Musings on a Case for Exoteric Libertarianism


If you’ve spent even a minimal amount of time on the libertarian oriented interwebs, you are bound to have come across the phenomena of “libertarian fascism”, “reactionary libertarianism”, and a variety of other mashed up terms. Maybe you even consider yourself a member of one of these newly formed tribes. If that is the case I will admit right from the start that this post is probably not for you. Not because I intend to engage these various ideas directly, but rather offer some general musings on their (unfortunate) origin. The keyboard battle for ideological coherence must be postponed for a later date.

So with all that out-of-the-way, if you are one of the two or three remaining readers, let’s get on with it.

What in the world is “Exoteric” Libertarianism, and why would anyone care? Besides just being a rather cool looking word, what does it mean? As a first step, let’s check in with our friends over at Google, and see what they can tell us:

exoteric: adjective, formal – (especially of a doctrine or mode of speech) intended for or likely to be understood by the general public. 

So “exoteric libertarianism” would seem to mean “libertarianism intended to be understood by the general public”. Right off the bat this may come across as an elitist attitude, and while that is probably one valid interpretation, it is not the interpretation that I want to pursue. What other interpretation could there be then? I’d like to offer an interpretation of “exoteric” as meet-people-where-they-are. To see how I got there, we’ll have to take a quick detour.

Just as any other RadicalCentristLibertarian™, I was spending a quality Friday night alone in my parents’ basement, engrossed in an herbally enhanced deep dive of the Stanford Encyclopedia of Philosophy. (The extent of the accuracy of that description must be left to posterity). One thing led to another and I found myself reading a random article entitled “Leibniz’s Exoteric Philosophy“. Let me assure you that for our purpose here we have no use, or interest in, the actual content of Leibniz’s metaphysics, or his philosophy in general. What is useful to us are his thoughts on the need for exoteric presentation.

All that we really need to understand about Leibniz’s metaphysics is that it was densely systematic and far removed from the common thoughts and experiences of the general public, as well as at odds with much of the accepted philosophy of his time. In this regard we can claim a similarity between his system and modern libertarianism. Not in the actual content, but certainly in the systematic character (no matter which particular school you hail from), and in the sense that its central tenets are drastically at odds with general public opinion, as well as the received doctrine of today’s intellectual and ruling classes.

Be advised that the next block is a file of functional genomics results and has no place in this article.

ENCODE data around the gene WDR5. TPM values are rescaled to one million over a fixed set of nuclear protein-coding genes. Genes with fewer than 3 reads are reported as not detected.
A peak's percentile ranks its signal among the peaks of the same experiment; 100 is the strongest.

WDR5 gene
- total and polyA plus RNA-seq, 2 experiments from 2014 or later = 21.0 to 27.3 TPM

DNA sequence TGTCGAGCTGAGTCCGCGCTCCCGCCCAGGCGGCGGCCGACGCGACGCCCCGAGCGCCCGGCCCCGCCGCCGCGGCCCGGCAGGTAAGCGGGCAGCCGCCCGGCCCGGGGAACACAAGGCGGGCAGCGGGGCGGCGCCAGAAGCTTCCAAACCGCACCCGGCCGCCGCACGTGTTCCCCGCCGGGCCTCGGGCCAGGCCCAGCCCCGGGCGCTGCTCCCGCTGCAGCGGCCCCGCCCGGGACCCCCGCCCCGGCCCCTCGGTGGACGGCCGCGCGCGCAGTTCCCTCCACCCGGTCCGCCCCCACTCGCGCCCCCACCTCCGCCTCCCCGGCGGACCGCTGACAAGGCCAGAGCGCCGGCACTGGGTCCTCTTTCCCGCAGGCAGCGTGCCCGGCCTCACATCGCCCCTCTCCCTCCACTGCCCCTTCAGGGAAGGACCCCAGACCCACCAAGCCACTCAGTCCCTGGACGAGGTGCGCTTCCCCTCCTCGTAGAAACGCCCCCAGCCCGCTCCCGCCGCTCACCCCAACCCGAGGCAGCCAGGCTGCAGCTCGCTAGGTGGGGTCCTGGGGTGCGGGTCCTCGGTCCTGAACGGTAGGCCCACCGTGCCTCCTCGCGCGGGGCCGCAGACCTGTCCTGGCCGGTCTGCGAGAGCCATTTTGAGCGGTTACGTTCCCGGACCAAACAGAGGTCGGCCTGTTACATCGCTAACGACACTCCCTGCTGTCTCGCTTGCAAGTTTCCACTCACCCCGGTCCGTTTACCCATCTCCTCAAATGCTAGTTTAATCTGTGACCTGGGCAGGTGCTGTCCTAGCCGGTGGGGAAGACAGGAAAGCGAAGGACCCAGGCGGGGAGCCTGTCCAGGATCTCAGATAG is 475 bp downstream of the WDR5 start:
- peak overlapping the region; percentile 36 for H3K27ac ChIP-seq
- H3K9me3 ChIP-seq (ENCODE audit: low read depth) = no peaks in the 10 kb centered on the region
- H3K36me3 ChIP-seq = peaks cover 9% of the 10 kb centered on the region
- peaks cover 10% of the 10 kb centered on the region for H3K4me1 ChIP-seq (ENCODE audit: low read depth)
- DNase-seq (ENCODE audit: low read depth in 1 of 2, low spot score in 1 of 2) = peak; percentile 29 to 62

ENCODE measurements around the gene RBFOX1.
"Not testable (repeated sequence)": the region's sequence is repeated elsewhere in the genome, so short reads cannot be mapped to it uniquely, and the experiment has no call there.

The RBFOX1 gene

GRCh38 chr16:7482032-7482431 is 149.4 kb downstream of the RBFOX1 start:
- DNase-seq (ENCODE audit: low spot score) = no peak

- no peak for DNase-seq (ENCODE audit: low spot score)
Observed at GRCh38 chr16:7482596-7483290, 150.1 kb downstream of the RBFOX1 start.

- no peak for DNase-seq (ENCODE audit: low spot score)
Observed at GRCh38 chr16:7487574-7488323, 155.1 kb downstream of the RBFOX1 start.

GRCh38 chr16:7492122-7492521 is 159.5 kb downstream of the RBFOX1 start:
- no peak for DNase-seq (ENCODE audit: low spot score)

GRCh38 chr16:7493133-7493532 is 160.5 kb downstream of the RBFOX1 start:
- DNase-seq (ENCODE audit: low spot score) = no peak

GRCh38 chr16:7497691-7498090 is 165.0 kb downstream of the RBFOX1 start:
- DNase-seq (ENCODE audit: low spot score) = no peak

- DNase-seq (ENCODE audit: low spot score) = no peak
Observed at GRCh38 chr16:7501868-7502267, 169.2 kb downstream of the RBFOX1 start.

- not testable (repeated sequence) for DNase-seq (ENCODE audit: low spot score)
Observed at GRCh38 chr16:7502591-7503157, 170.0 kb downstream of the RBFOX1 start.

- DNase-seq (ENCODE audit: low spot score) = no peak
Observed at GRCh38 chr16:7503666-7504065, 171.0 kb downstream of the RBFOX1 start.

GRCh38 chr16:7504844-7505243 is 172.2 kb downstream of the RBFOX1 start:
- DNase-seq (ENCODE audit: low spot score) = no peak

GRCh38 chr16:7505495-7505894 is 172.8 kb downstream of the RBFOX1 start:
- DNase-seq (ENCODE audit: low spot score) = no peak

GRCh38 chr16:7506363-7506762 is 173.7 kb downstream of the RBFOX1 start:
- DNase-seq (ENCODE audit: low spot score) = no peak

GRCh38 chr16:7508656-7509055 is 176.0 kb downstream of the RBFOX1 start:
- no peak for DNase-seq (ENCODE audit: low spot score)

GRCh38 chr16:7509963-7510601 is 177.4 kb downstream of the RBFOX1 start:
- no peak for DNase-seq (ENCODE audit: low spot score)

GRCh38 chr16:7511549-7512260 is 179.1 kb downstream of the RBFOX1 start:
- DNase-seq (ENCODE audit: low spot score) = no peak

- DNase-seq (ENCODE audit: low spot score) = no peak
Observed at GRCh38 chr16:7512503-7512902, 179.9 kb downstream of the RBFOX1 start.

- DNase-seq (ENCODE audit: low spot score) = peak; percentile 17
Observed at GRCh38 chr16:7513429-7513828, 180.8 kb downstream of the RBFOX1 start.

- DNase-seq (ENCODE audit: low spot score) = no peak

Leibniz was well aware that he was at a great disadvantage in presenting his system due to its foreignness and maze of subtleties. He understood that a philosophy that had more in common with contemporary “common sense” would have a much easier time being accepted (say for example Locke’s),

“He [Locke] is more popular whereas I am sometimes forced to be a little more esoteric and abstract—which is no advantage for me, particularly when writing in a living language.”

It’s all too easy for libertarians, especially those of a more analytic persuasion [raises hand], to start explaining their positions based on presupposed knowledge that their intended audience simply does not possess. How can you be persuasive if the person you are trying to persuade doesn’t know what you’re saying? Maybe using the language your interlocutor knows would be a better strategy. Leibniz again (emphasis added),

“I never write anything in philosophy that I do not treat by definitions and axioms, though I do not always give it that mathematical air, which puts people off, for one must speak in a familiar manner to be read by ordinary people..

Related to understanding is a notion of intended understanding. By this I mean, when trying to make a case for a system of thought, the more foreign it is to someone, the easier it will be for a misinterpretation or a misunderstanding to occur, or as Leibniz puts it:

“For I write not so much to make an impression as to investigate the truth, which it is often useless, and even harmful, to publish—on account of the uninitiated, who are incapable of appreciating it, and quite capable of taking it the wrong way.”

The word “incapable” here could be troubling. Incapable how? I think the best way to explain this is to say something like: incapable given their current state of knowledge. So in this interpretation, it is not that someone is too stupid or will never be able to understand, but that they are simply unprepared to understand. This necessary preparation is the goal of an exoteric presentation of ideas.